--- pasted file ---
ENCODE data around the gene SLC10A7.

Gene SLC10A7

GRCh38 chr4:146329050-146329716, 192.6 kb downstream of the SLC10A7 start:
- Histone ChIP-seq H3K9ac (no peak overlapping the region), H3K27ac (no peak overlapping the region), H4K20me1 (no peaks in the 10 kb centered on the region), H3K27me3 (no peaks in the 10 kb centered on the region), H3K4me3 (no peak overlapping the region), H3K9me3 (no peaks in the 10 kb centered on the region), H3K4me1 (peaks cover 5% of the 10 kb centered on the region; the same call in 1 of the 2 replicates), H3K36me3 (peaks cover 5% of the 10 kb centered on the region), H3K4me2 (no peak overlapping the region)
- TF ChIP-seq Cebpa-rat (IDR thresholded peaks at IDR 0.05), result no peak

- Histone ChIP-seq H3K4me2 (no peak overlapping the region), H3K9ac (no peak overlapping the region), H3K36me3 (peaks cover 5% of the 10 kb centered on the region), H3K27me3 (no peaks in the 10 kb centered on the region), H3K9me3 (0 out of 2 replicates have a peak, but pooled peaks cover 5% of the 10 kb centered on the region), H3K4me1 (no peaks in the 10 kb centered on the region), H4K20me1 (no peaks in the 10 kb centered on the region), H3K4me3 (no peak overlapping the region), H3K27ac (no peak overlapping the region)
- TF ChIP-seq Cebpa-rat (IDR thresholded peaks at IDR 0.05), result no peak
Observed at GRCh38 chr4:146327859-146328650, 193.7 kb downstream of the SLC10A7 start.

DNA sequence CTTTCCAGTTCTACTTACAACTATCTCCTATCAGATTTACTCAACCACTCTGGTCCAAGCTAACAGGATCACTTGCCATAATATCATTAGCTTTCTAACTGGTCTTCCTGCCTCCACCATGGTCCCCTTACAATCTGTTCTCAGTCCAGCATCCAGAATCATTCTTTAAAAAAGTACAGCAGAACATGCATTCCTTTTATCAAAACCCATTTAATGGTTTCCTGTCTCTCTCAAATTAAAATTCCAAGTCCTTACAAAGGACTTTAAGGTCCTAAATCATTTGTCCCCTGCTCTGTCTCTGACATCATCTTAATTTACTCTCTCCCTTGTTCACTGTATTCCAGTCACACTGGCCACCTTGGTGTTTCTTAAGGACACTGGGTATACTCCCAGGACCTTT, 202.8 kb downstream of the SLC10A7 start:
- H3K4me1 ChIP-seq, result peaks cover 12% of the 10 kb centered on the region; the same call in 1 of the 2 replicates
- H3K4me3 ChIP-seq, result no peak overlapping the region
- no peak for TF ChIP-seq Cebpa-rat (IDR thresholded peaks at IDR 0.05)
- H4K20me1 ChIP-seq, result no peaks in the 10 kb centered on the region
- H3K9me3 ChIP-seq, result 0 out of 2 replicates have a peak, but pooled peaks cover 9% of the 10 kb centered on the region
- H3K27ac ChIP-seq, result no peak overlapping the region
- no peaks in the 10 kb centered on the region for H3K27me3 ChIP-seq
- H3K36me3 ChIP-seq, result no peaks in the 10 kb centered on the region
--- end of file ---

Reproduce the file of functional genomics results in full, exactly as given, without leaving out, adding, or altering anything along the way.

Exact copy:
ENCODE data around the gene SLC10A7.

Gene SLC10A7

GRCh38 chr4:146329050-146329716, 192.6 kb downstream of the SLC10A7 start:
- Histone ChIP-seq H3K9ac (no peak overlapping the region), H3K27ac (no peak overlapping the region), H4K20me1 (no peaks in the 10 kb centered on the region), H3K27me3 (no peaks in the 10 kb centered on the region), H3K4me3 (no peak overlapping the region), H3K9me3 (no peaks in the 10 kb centered on the region), H3K4me1 (peaks cover 5% of the 10 kb centered on the region; the same call in 1 of the 2 replicates), H3K36me3 (peaks cover 5% of the 10 kb centered on the region), H3K4me2 (no peak overlapping the region)
- TF ChIP-seq Cebpa-rat (IDR thresholded peaks at IDR 0.05), result no peak

- Histone ChIP-seq H3K4me2 (no peak overlapping the region), H3K9ac (no peak overlapping the region), H3K36me3 (peaks cover 5% of the 10 kb centered on the region), H3K27me3 (no peaks in the 10 kb centered on the region), H3K9me3 (0 out of 2 replicates have a peak, but pooled peaks cover 5% of the 10 kb centered on the region), H3K4me1 (no peaks in the 10 kb centered on the region), H4K20me1 (no peaks in the 10 kb centered on the region), H3K4me3 (no peak overlapping the region), H3K27ac (no peak overlapping the region)
- TF ChIP-seq Cebpa-rat (IDR thresholded peaks at IDR 0.05), result no peak
Observed at GRCh38 chr4:146327859-146328650, 193.7 kb downstream of the SLC10A7 start.

DNA sequence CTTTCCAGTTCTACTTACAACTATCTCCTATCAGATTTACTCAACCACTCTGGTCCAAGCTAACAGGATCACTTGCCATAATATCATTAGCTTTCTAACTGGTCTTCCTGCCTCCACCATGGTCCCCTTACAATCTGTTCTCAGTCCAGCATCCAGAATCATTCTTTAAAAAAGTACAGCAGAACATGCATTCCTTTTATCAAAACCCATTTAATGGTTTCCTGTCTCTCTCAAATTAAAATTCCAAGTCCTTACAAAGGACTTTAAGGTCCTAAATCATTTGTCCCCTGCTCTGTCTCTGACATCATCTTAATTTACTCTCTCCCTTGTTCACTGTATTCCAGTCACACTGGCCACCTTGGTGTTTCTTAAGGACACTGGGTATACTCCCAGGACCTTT, 202.8 kb downstream of the SLC10A7 start:
- H3K4me1 ChIP-seq, result peaks cover 12% of the 10 kb centered on the region; the same call in 1 of the 2 replicates
- H3K4me3 ChIP-seq, result no peak overlapping the region
- no peak for TF ChIP-seq Cebpa-rat (IDR thresholded peaks at IDR 0.05)
- H4K20me1 ChIP-seq, result no peaks in the 10 kb centered on the region
- H3K9me3 ChIP-seq, result 0 out of 2 replicates have a peak, but pooled peaks cover 9% of the 10 kb centered on the region
- H3K27ac ChIP-seq, result no peak overlapping the region
- no peaks in the 10 kb centered on the region for H3K27me3 ChIP-seq
- H3K36me3 ChIP-seq, result no peaks in the 10 kb centered on the region